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What is Bouvet Island?

Mosses can survive the harsh climate on Bouvet Island.
Lichens in among the few forms of life that can survive on Bouvet Island.
Seals and penguins live on Bouvet Island.
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  • Written By: Lauren B. Parks
  • Edited By: Lucy Oppenheimer
  • Last Modified Date: 20 September 2014
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Bouvet Island is a volcanic island located in the south of the Atlantic Ocean, and is often considered to be the most remote island on the planet. The island is approximately four miles (about 6.4 km) long and three miles (about 4.8 km) wide. It is located south-southwest of the Cape of Good Hope in South Africa. At the center of the island is the ice-filled crater of an inactive volcano. Due to the extremely harsh climate, the island can only support lichens and mosses. Seals and penguins can be found there as well.

The surface is almost completely covered by glaciers. It has no ports or harbors, and is therefore, extremely difficult to approach. Making access even more difficult are the steep cliffs surrounding the island, which can reach up to about 1,640 feet (500 hundred meters). The easiest way to get on the island is to take a helicopter from a boat, anchored offshore.

Jean-Baptiste Charles Bouvet de Lozier, for whom the island is named, discovered it in 1739. Bouvet, however, did not accurately mark his navigation or discovery, making it was unclear as to whether the naval commander had discovered an island or a piece of a continent. Others, such as James Cook, looked for the island, but since Bouvet’s coordinates were recorded wrong, it could not be found again.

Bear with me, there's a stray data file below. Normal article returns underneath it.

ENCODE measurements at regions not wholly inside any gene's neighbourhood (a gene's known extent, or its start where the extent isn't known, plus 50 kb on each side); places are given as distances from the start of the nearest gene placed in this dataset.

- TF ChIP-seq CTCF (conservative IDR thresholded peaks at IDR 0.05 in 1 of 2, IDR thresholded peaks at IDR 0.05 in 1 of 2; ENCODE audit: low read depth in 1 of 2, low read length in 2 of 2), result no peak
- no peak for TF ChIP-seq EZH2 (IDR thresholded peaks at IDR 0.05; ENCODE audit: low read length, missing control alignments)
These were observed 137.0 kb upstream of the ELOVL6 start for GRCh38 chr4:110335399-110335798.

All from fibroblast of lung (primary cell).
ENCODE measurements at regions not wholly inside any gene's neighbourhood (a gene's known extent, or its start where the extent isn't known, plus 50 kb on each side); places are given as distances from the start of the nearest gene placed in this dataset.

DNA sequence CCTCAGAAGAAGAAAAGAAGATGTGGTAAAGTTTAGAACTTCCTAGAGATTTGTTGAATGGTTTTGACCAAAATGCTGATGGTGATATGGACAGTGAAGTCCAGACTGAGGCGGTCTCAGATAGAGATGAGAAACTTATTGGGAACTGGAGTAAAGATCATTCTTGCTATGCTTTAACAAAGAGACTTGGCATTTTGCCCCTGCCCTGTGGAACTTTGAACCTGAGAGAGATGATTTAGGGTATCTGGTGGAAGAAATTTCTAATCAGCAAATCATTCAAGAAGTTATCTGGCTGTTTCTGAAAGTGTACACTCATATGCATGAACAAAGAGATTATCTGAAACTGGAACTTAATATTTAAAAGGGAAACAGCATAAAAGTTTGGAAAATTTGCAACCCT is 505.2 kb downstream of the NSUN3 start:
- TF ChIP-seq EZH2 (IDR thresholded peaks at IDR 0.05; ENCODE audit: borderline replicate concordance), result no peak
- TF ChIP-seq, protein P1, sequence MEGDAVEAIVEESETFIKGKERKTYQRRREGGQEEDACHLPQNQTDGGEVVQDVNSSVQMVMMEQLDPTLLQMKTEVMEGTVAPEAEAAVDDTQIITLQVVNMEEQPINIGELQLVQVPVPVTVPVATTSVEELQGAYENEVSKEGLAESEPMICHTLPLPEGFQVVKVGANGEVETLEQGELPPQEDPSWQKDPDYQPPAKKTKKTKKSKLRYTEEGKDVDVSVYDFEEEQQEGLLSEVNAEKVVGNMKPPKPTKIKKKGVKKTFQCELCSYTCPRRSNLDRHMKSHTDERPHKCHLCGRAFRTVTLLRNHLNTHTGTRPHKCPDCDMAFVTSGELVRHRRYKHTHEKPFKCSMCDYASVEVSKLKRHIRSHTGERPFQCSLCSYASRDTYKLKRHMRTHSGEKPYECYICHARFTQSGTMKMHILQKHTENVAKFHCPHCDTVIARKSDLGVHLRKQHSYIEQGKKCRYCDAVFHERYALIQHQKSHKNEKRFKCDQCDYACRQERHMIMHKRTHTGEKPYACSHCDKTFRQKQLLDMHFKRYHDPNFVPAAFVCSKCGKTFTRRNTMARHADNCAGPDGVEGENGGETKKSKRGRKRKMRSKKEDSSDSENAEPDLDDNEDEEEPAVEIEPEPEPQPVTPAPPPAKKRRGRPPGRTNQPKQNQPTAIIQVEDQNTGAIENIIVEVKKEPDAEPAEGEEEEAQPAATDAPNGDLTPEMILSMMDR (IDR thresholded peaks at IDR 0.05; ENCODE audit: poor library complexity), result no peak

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In 1808, James Lindsay found Bouvet Island, but the position was so significantly different from Bouvet’s discovery, that it was renamed Lindsay Island before anyone realized it was in fact Bouvet Island. In 1825, Britain laid the first claim to the island, raising a flag and deeming it Liverpool Island. Little became of the occupation, however.

In 1927, Norwegian explorers completed the first extended stay on the island, staying almost one month. This feat lead to Britain’s handing over of control of the island to Norway.

Since the end of whaling and sealing activities, there is little reason for man to journey to the island. Bouvet Island, along with the surrounding waters, was designated a nature preserve by Norway in 1971. Norway runs an automated meteorological station from the island.

Interestingly, the island was used as the setting for the 2004 film, Alien vs. Predator. The island is also featured in a few books, such as A Grue of Ice and Warhead. Despite its intriguing history and unique topography it is not a vacation destination.

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